This reality is the selfsame thing which Asaph saw, expected, and took careful record of as both a contemporary and companion of David (consider his prayer for the Lord’s guidance of His people, Psa. 77:1-6,20, and the answer received in David as a shepherd over Israel, Psa. 78:65-72). Behold this man’s words, “Let thy hand be upon the man of thy right hand, upon the son of man whom thou madest strong for thyself. So will not we go back from thee: quicken us, and we will call upon thy name. Turn us again, O LORD God of hosts, cause thy face to shine; and we shall be saved” (Psa. 80:17-19). This is very plain, and thus it must be, for our hardness of heart, and our persistent unwillingness to arise, and our unrenewed desires that God himself alone (without human instrumentality) would arise! O God, help us to see what these men saw!

Asaph’s desire was that the Lord would arise! Thus he opened, “Shepherd of Israel, thou that leadest Joseph like a flock; thou that dwellest between the cherubims, shine forth” (Psa. 80:1)! He will reiterate this supplication throughout this peculiarly crafted testimony (so the sense of the title, “Shoshannim-eduth”, or, Lily of Testimony), in the terms of the Lord’s countenance shining upon His people (v. 3,7,14,16,19)! The testimony of Psalm 80 is this: when the Lord shines the light of His countenance upon His people they are “turned”, “made strong”, “saved”, and, “quickened” (v. 2,3,7-11,15,17-19) — or, in other words, they arise!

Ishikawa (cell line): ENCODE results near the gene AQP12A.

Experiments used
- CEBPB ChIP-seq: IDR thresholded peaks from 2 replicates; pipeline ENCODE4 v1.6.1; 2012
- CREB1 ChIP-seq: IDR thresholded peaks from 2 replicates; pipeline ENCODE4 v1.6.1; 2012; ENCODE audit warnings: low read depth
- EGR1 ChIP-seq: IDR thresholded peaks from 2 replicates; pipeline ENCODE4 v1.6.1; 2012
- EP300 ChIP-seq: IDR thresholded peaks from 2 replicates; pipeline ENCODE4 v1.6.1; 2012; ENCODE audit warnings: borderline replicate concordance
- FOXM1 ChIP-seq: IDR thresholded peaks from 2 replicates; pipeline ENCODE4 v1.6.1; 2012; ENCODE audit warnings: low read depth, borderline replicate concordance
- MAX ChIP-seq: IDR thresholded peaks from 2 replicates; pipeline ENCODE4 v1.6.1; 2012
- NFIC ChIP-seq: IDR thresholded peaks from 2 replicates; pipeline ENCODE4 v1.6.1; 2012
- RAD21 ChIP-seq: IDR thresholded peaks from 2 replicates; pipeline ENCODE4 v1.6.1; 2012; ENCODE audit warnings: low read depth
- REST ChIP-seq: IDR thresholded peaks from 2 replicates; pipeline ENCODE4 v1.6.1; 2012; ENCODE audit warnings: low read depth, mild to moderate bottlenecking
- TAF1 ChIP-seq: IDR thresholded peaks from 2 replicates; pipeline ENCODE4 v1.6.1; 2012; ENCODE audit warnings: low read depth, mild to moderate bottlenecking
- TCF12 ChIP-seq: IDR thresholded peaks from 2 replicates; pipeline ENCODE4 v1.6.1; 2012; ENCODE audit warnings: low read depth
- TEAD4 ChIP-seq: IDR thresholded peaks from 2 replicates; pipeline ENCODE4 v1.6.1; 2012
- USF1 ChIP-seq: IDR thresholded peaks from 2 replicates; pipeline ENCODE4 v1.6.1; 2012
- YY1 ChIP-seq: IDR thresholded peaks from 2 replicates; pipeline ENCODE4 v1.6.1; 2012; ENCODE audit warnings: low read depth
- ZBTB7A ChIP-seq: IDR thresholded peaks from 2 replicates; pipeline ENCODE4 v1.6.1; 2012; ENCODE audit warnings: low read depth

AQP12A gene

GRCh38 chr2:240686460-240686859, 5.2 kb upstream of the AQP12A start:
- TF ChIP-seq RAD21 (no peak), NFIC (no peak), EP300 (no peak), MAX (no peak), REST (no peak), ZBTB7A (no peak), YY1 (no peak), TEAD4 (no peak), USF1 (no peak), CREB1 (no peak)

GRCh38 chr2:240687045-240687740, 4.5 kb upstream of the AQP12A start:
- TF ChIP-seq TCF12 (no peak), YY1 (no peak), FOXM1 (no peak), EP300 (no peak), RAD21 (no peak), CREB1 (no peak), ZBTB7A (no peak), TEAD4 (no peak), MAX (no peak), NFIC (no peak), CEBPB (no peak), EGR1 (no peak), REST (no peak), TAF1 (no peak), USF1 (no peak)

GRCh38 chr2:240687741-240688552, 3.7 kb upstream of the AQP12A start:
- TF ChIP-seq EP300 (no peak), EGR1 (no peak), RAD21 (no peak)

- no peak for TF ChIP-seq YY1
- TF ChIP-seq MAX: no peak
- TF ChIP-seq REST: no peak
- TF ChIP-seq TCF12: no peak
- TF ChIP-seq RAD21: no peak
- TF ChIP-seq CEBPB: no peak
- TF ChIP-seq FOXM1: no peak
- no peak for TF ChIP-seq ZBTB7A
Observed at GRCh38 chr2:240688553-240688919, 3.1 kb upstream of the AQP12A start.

[popup]

The reason behind this method is plainly declared in the text, “Before Ephraim and Benjamin and Manasseh stir up thy strength, and come and save us” (Psa. 80:2). Asaph is remembering the very moment when the Lord went forth in the wilderness, when THE DIVINE INVOCATION was first brought forth (in Num. 10:35,36), when the ark of the Lord’s glory AROSE, and literally set forth immediately before the blessed eyes of three tribes — Ephraim, Benjamin, and Manasseh (Num. 10:21-24), which were the 3rd rank among the Israelites in their setting forth (Num. 2:17-24), two ranks before the ark and two behind! Therefore, when Asaph is invoking the Lord to “stir up his strength” before these tribes, he is essentially saying, “Arise, like you did at the first before our fathers in the wilderness!” But more than this, he is stating the most express way a man may arise — he must set the Lord’s rising ever before him (Psa. 16:8)!